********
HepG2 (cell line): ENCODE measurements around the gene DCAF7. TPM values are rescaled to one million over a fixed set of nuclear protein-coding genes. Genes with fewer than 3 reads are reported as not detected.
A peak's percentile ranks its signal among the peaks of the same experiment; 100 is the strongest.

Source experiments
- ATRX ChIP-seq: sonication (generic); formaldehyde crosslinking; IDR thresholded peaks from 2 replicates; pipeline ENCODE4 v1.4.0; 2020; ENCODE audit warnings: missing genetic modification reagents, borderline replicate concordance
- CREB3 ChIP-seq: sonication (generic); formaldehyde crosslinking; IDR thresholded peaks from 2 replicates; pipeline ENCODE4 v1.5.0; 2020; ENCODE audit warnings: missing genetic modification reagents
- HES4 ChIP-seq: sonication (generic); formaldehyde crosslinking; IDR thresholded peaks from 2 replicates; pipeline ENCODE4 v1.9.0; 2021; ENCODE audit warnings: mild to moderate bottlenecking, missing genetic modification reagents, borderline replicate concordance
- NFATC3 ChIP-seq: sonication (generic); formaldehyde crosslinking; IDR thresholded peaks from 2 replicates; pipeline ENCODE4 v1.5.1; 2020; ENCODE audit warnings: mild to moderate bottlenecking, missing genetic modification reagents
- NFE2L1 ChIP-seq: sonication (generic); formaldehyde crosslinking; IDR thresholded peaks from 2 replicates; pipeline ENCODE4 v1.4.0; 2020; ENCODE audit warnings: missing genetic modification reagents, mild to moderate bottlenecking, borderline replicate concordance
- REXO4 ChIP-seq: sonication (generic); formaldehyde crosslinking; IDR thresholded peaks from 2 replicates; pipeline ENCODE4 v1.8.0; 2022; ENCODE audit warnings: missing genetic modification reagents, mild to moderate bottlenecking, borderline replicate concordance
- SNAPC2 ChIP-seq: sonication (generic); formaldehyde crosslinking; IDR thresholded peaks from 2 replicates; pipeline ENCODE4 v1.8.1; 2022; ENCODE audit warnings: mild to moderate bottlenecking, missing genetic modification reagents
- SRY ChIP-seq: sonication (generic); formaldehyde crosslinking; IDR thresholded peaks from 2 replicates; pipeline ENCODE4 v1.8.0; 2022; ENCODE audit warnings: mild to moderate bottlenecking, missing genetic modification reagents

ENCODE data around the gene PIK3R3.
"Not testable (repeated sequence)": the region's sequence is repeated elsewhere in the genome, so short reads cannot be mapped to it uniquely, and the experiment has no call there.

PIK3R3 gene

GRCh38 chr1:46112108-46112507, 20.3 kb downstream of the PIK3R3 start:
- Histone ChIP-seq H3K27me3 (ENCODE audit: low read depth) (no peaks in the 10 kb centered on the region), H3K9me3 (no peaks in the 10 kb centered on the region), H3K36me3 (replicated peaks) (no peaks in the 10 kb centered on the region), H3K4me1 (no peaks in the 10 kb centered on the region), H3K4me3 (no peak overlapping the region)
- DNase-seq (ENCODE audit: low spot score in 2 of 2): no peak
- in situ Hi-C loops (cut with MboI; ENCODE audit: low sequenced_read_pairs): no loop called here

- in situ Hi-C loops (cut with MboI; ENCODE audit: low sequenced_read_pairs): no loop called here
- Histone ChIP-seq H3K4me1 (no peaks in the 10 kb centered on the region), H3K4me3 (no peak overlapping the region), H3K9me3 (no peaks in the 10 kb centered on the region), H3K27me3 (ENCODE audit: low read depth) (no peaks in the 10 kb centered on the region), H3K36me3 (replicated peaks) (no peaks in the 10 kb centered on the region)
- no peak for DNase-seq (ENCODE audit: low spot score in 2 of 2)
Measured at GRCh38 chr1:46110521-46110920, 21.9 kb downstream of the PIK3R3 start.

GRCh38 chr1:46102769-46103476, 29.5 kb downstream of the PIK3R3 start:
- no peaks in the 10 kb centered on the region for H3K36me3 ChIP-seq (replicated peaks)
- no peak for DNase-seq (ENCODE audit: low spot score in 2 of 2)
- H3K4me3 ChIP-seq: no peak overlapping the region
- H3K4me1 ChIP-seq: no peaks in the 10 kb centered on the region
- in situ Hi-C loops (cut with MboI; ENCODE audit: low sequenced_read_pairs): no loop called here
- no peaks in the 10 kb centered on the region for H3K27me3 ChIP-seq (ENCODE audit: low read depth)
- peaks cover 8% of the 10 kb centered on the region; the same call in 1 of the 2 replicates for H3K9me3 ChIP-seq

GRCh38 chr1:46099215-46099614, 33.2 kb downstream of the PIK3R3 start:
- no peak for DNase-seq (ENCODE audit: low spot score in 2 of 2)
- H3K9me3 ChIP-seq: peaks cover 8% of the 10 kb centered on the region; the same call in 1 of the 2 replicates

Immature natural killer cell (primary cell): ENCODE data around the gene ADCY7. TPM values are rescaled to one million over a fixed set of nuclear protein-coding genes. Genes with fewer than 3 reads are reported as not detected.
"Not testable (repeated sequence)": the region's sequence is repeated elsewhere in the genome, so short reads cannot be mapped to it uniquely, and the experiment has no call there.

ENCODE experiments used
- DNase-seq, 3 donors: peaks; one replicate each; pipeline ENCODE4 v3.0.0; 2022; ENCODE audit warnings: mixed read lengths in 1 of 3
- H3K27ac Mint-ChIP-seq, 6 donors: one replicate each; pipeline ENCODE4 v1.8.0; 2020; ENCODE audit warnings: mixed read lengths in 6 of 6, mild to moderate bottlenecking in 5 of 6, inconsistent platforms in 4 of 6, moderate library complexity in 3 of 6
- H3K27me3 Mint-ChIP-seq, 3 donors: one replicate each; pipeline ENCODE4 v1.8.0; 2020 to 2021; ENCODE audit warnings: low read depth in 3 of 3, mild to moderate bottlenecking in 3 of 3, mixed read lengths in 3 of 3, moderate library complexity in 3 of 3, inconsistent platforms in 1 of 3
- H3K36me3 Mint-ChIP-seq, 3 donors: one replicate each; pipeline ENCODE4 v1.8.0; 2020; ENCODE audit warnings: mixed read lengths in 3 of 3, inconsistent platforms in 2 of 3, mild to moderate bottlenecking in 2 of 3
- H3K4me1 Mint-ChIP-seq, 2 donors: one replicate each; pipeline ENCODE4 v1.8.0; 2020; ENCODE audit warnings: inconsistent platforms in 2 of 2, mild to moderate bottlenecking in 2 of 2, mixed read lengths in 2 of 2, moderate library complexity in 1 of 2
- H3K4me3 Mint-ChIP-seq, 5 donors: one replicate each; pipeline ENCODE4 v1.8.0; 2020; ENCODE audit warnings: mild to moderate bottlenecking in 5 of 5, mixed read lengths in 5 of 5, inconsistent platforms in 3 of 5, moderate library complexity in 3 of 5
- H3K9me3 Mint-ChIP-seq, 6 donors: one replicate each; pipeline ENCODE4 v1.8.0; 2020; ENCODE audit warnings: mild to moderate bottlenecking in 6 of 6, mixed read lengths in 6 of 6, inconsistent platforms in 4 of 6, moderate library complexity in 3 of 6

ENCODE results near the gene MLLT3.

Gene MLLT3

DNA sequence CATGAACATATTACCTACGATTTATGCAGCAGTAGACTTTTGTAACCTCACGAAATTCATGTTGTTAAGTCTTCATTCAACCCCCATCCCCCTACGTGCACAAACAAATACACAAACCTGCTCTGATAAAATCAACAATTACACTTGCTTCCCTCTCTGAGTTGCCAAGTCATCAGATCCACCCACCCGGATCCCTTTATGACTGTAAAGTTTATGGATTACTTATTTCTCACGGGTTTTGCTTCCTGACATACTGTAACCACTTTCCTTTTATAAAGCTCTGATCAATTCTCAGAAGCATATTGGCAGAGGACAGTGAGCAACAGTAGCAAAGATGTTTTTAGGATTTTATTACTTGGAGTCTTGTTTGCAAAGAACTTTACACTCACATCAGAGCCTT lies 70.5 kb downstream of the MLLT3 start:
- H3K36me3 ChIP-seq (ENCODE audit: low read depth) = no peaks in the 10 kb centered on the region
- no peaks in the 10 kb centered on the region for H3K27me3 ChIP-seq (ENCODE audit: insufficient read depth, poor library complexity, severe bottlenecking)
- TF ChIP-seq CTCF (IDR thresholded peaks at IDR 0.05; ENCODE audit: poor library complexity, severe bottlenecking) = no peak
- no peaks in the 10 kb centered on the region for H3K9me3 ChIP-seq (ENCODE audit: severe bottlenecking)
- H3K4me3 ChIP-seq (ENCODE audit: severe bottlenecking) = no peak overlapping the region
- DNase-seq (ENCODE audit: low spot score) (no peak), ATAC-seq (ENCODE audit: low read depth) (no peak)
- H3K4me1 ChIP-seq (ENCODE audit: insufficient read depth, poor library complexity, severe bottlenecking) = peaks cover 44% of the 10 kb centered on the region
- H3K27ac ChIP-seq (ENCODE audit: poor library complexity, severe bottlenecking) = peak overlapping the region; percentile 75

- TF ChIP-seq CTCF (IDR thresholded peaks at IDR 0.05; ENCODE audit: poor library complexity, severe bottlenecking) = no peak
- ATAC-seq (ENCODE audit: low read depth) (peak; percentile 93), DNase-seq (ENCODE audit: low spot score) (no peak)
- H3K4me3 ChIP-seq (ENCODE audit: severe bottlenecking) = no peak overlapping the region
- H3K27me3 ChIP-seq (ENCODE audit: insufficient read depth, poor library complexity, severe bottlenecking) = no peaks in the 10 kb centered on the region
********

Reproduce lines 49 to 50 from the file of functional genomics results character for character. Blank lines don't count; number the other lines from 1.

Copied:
- TF ChIP-seq CTCF (IDR thresholded peaks at IDR 0.05; ENCODE audit: poor library complexity, severe bottlenecking) = no peak
- no peaks in the 10 kb centered on the region for H3K9me3 ChIP-seq (ENCODE audit: severe bottlenecking)